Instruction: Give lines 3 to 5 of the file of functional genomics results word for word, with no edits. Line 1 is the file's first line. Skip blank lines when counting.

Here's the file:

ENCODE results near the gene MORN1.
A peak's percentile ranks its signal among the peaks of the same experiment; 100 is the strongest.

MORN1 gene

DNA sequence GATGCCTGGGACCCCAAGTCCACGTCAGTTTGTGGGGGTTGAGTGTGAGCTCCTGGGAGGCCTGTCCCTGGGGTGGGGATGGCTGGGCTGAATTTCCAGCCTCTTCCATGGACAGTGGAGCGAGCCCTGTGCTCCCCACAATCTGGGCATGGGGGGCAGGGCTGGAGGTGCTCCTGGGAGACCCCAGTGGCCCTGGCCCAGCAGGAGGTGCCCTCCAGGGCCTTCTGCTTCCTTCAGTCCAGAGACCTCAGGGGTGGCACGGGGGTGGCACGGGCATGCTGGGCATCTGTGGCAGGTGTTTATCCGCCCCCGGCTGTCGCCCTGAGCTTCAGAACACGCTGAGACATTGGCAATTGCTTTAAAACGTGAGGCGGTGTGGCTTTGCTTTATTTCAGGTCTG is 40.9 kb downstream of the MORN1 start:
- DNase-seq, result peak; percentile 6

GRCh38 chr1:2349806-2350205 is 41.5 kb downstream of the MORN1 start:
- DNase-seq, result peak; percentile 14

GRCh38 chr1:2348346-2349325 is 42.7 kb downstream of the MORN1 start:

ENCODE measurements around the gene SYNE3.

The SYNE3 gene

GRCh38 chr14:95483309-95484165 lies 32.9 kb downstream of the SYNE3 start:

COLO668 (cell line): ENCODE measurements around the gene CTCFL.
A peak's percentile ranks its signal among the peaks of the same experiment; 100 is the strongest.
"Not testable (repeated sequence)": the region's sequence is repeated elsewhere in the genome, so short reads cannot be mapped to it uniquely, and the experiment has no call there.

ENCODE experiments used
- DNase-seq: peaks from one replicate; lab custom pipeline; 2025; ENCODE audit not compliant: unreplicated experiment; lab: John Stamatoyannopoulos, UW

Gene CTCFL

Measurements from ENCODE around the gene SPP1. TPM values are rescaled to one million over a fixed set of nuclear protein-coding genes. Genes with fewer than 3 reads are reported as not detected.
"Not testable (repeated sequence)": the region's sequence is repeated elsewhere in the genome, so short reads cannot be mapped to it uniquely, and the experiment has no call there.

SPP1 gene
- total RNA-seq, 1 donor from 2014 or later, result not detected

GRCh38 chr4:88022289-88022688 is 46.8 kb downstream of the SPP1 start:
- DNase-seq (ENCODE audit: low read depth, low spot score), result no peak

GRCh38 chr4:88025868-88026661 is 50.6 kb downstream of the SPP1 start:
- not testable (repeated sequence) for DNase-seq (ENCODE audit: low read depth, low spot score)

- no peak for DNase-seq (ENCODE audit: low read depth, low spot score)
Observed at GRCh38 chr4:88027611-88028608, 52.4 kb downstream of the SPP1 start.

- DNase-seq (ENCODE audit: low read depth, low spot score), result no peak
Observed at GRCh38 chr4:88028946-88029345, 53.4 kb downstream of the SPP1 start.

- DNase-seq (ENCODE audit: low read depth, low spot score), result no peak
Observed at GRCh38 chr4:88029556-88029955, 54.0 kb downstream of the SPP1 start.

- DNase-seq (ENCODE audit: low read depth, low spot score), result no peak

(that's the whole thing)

MORN1 gene

DNA sequence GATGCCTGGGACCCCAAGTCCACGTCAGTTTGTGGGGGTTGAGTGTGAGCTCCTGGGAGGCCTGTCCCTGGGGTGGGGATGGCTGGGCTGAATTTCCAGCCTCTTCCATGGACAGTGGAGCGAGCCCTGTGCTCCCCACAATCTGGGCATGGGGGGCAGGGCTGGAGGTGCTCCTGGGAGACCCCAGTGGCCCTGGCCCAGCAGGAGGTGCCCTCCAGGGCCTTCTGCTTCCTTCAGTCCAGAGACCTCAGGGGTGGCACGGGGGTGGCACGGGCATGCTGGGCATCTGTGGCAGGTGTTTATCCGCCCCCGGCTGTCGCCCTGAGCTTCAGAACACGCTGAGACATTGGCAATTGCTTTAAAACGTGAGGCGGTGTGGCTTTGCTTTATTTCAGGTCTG is 40.9 kb downstream of the MORN1 start:
- DNase-seq, result peak; percentile 6